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Cover Story - A conversation with former Outwrite Books owner Philip Rafshoon

Program director of the AJC Decatur Book Festival discusses Pride in community

Philip Rafshoon, the former owner of Midtown LGBT institution Outwrite Bookstore and current program director of the AJC Decatur Book Festival, discusses the evolution of Atlanta's gay community in this excerpted conversation.

When Outwrite Bookstore closed at 10th and Piedmont streets in 2012, it sparked conversation about whether Atlanta's gay community had outgrown the need for a ground zero neighborhood. What do you think?

It's a yes and no answer. As the community has grown, there are a lot of other places people can go now. They can go to clubs anywhere, they can go to theaters anywhere, we can go to churches and synagogues and many other places. So, there are a lot of different meeting places for people now. And I think that growth, in part, sparked the whole idea of: "Do we really need a ground zero?"

But at the same time, what went into the spot where Outwrite Books was now is a nice bar and restaurant called 10th & Piedmont that really caters to the LGBT community. And right across the street there's a thriving bar Ten, which is new, which caters to the community. Down the street there's Henry's, which is a restaurant/bar that caters to our community. So it still seems to be ground zero.

I think it's the next best thing to having a bookstore there.

Has anything emerged to fill that intellectual void?

Well, there's nobody doing specifically what we were doing. And there was nobody, I would say, in the country that was able to do what we were doing. One night we'd have a group reading from a book on the gay elements in Shakespeare's work, and the next night we'd have Roseanne Barr. So it would be hard to find somebody who has that eclectic a mix of writers and readers that really relates to the LGBT community. At the same time, there are great events going on at Charis Books, there are lots of organizations bringing literature to the city multiple times during the week. It's hard to keep up with everything on the literary calendar these days.

I'm really proud of what we did there, and we really had a unique thing, but the idea that, "What's going to happen to the community when Outwrite is gone?" Well, the community's held together pretty well and is thriving in a lot of areas.

Has the so-called mainstreaming of gay culture had any impact over the past two years on how you plan the Decatur Book Festival overall, or its LGBT track, specifically?

We've had a great LGBT lineup, last year and this year. But with the success of the LGBT community moving forward, coming out, being more accepted, and gay people being able to do more things while being out and more open than ever before, you get this inevitable thing that happens when people, particularly artists and writers, become successful at what they do. When they start out in their own community and become successful, they're able to write stuff for the mainstream. And then there's this challenge of: "Am I a gay writer? Or am I a writer who happens to be gay?" It's not just something that happens in the gay community; I think it's something that happens in any community when you come from a specific genre or you come from a community that's marginalized — whether it be Asian, Latino, Jewish, or African-American.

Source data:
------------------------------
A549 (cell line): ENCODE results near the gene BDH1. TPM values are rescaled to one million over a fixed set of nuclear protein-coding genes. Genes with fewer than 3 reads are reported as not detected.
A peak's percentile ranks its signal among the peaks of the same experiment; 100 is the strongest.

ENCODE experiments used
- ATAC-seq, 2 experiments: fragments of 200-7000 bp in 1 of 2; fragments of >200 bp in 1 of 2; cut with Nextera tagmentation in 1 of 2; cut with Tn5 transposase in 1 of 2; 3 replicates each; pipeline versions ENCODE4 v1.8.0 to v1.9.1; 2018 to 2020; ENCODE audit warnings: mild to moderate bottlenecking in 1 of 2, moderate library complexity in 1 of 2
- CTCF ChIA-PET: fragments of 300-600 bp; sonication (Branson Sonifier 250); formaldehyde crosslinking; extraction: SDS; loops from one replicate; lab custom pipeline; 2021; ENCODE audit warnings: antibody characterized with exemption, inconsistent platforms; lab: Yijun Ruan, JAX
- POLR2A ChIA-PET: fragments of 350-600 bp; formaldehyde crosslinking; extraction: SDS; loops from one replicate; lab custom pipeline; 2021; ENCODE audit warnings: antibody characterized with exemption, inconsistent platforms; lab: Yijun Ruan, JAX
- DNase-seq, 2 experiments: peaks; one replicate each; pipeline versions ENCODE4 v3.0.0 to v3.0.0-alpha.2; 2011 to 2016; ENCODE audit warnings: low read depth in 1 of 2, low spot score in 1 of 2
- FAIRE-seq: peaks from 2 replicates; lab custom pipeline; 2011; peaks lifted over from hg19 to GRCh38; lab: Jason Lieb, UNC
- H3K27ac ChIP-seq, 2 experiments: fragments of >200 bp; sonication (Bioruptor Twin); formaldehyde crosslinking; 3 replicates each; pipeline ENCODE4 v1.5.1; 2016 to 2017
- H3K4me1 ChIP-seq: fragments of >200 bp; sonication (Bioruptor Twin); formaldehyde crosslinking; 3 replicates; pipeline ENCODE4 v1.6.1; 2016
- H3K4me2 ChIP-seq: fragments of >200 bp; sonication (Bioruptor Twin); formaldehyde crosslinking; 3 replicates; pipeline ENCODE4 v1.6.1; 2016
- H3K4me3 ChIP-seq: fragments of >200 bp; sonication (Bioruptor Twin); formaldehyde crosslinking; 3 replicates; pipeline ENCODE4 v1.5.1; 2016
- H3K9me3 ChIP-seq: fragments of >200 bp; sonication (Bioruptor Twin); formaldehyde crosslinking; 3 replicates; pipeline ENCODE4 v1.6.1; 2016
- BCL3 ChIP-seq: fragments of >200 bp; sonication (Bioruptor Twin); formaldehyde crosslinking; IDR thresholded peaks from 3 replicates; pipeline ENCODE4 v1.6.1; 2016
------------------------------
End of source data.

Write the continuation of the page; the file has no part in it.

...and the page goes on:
In any group, the most successful people become mainstream, but they're faithful to their roots. They don't turn their back and say, I'm not a gay writer anymore. It's a challenge that we run across in every genre, and we do run into it in the LGBT world. Sometimes we put LGBT writers on panels together and sometimes we put them with straight writers. And then there's always the big question of whether this is part of the LGBT track or not. But we end up with a pretty great lineup.

Do you feel that there's a divide between the gay black and gay white communities in Atlanta?

In the South? Hell, no, there's no problems between black and white!

Yes, there's a divide between black and white communities everywhere in the city, and it's no different in the gay community. It's a lot better than it was before, and I think there's more connectedness than there was before, but I still think we have light years to go. One of our proudest achievements at Outwrite is that we did provide a welcoming space for everybody. We had a good mix of black and white in the store. And I'm still so very proud that we were able to do that, because it's a tough thing to do in Atlanta.

And sometimes I wonder if that divide isn't in some ways a healthy, natural thing. Like the fact that we have two different Prides here in Atlanta.

Nothing annoys me more than hearing the question every year at Black Gay Pride about, "Why do we need a Black Gay Pride?" It's just infuriating. My answer's always, "For the same reason that you need a Gay Pride." It's a group of people who feel a need to get together and celebrate, there's marginalization in the community, and there's no reason not to have it.

Are there any specific Pride events you're looking forward to this year?

I always look forward to the parade more than anything else. There's nothing more fantastic to me than seeing everybody out on the streets of Atlanta. There are so many traditions in the parade — from the grand marshals, to the Dykes on Bikes, to the floats, and PFLAG, and AID Atlanta. I always love going to the park and checking out the booths and onstage entertainment. The opening party at the Georgia Aquarium is always a great chance to see old friends and meet new ones. So I look forward to a lot of things, and I really enjoy Pride. I enjoyed it when I had to work a million hours that weekend, and I enjoy it now that I don't.



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